THURSDAY, JUNE 21: O Canada!
Canadians are in the midst of their “Celebrate Canada” days—which include Canadian Multiculturalism Day, St. Jean-Baptiste Day and Canada Day—and today, citizens pause to recognize some of the land’s first residents, on National Aboriginal Day. After several requests and attempts, National Aboriginal Day was set into place in 1996, to be observed annually on June 21. (Get details from Wikipedia and Canada’s Aboriginal Affairs.) Formally, the day recognizes the cultures and contributions of First Nations, the Inuit and the Metis peoples; festivities mirror this recognition.
First Nations have another reason to celebrate today: For the first time in almost 90 years, a 6-ton boulder of aboriginal engravings is being returned to the B.C. Interior. First Nation members attest that, “It’s healing for us.” (Read the whole article in the Vancouver Sun.) The boulder is covered in petroglyphs: images of serpents, deer and elk.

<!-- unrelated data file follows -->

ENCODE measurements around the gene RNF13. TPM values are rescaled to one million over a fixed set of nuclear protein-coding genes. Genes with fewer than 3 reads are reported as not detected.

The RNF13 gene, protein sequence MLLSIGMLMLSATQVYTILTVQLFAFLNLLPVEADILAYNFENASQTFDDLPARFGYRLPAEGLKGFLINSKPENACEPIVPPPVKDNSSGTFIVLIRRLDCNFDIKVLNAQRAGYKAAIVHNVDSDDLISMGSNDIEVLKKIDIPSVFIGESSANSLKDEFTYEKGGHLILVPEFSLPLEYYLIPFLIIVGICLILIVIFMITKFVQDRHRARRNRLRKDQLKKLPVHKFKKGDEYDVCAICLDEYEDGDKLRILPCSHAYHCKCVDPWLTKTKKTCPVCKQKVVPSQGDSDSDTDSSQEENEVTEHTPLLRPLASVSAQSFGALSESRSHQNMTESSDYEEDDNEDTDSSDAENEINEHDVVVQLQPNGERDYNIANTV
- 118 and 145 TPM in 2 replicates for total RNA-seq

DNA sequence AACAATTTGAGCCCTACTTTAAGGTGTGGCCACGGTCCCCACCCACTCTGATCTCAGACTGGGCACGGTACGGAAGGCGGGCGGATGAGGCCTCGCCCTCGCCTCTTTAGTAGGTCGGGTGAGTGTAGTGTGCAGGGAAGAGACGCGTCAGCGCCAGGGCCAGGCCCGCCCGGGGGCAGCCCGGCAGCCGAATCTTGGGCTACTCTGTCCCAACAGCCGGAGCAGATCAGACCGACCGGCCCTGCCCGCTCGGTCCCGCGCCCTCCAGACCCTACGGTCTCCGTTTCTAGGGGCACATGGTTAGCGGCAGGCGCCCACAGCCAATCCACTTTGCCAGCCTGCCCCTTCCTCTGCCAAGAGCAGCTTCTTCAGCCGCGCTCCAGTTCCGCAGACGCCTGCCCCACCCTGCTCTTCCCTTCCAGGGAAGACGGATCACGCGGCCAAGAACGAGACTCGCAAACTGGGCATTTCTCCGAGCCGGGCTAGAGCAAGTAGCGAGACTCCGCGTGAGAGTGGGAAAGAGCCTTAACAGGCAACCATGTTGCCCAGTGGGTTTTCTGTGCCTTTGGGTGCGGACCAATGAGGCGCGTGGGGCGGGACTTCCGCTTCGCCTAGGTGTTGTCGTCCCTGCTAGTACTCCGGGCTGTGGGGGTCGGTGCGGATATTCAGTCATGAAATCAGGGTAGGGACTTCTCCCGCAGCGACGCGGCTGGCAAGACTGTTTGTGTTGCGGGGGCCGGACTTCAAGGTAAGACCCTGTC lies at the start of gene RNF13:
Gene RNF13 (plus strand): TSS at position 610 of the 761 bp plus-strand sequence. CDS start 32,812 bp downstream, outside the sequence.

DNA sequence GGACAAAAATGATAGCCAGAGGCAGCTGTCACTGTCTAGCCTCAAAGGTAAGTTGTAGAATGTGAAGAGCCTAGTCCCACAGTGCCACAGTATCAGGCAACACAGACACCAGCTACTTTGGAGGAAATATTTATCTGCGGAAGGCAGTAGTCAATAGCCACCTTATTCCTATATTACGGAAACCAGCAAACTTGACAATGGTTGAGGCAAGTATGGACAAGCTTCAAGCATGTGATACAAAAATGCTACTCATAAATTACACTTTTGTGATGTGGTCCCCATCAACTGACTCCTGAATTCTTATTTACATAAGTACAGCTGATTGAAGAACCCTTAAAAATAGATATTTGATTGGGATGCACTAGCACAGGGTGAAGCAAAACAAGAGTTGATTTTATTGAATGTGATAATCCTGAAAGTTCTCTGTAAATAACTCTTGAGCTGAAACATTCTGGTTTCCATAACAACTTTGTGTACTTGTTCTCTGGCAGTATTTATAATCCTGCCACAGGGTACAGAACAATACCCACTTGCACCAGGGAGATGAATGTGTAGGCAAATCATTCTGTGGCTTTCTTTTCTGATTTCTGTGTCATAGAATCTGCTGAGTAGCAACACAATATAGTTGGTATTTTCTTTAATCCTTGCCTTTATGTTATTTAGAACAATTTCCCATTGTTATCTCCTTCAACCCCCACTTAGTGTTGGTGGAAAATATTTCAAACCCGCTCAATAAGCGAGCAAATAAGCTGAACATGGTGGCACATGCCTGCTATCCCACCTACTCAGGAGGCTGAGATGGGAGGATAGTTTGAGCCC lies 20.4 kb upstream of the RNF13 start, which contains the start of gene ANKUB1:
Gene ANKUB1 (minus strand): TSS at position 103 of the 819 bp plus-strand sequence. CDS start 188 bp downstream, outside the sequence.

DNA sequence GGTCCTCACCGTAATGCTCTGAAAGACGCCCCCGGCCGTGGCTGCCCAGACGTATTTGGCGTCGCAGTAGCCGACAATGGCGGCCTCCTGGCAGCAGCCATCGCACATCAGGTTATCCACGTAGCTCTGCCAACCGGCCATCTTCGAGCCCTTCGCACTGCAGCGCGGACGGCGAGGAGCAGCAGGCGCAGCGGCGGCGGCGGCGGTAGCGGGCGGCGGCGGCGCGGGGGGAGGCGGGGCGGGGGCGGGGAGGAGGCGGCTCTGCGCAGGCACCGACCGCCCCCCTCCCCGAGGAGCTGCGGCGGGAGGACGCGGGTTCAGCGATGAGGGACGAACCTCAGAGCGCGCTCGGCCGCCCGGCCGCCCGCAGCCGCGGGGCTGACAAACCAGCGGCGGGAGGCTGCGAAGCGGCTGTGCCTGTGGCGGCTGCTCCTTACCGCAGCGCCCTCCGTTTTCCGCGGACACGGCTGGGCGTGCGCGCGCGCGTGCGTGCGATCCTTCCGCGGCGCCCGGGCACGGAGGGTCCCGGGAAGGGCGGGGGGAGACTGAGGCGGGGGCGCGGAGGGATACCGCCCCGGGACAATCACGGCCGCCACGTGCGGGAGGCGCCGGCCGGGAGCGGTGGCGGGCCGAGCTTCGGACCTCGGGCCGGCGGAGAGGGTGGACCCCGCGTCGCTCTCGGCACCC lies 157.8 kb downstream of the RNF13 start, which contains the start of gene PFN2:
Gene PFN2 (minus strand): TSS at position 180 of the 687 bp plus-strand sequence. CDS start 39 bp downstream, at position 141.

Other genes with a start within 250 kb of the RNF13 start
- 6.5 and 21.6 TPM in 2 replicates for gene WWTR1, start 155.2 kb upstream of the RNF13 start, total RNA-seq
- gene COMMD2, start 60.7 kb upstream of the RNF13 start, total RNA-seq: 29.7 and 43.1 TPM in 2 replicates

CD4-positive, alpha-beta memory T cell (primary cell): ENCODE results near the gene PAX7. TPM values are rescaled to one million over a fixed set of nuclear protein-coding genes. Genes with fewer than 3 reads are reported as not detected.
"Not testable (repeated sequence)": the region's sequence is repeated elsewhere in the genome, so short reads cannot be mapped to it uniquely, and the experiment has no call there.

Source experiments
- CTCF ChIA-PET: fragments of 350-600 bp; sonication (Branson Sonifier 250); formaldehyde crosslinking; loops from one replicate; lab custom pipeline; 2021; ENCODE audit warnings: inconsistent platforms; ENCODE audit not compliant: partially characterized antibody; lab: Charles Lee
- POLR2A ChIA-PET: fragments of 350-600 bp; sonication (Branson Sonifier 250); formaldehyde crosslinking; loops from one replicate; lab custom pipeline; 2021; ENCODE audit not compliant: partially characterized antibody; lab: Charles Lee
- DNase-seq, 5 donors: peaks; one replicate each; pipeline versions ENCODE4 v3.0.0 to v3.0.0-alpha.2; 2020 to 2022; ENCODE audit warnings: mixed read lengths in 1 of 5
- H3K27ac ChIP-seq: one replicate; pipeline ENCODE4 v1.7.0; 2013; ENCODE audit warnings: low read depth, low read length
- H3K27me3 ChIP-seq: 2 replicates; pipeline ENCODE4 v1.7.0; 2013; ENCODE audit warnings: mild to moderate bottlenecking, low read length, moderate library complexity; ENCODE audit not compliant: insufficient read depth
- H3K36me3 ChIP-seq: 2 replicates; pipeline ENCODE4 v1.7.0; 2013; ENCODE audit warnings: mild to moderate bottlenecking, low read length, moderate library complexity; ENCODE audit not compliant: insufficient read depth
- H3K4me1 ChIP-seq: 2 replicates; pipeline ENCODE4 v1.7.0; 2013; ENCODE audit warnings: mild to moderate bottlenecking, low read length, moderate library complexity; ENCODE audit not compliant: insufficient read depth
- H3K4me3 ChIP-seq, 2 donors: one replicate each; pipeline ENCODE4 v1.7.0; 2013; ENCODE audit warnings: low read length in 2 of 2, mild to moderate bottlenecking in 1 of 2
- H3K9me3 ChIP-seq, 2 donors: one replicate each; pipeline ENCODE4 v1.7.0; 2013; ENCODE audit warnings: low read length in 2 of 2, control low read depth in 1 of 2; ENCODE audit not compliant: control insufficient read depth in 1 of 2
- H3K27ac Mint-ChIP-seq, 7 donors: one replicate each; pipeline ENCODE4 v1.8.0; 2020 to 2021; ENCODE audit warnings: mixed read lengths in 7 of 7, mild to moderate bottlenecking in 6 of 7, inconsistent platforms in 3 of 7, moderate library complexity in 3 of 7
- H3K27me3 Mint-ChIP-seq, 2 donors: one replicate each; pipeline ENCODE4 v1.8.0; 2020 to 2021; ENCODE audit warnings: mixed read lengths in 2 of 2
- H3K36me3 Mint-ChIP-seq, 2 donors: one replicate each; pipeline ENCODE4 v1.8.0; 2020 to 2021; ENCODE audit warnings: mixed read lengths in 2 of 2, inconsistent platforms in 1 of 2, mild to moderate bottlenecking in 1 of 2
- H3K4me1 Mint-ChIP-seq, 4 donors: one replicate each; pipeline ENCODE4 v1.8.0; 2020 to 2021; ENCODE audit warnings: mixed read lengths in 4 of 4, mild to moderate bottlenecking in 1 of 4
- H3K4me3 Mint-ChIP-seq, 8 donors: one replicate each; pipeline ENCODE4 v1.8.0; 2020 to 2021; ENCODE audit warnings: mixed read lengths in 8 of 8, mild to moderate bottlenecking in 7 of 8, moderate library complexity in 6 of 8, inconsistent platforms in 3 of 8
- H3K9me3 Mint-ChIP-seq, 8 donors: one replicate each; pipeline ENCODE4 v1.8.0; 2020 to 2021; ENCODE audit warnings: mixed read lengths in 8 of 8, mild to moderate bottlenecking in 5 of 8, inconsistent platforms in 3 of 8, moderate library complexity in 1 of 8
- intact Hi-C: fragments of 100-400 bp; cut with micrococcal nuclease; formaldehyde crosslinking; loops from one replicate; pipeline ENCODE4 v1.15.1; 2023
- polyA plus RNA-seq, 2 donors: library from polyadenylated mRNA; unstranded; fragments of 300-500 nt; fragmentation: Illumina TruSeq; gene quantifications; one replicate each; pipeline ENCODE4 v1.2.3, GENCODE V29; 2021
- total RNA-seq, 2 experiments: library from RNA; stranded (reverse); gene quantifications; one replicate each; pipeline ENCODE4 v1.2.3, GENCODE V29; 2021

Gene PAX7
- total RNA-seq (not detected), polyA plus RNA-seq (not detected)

Younger members of First Nations are also hoping for a brighter future, as they request a “proper” high school of their own. It’s reported that a total of seven teenagers have died while attending nearby Thunder Bay High School, and young people say this location isn’t safe for their people. (The First Perspective, an indigenous news source, has the story.) The current Webequie First Nation high school only teaches through 10th grade.
Want a firsthand Indian perspective?
ReadTheSpirit publishes the memoir of Warren Petoskey, a well-known advocate for Indian concerns who is part of the Odawa people. The Odawa homeland once spanned Michigan and Ontario and these families moved regularly through the Great Lakes waterways.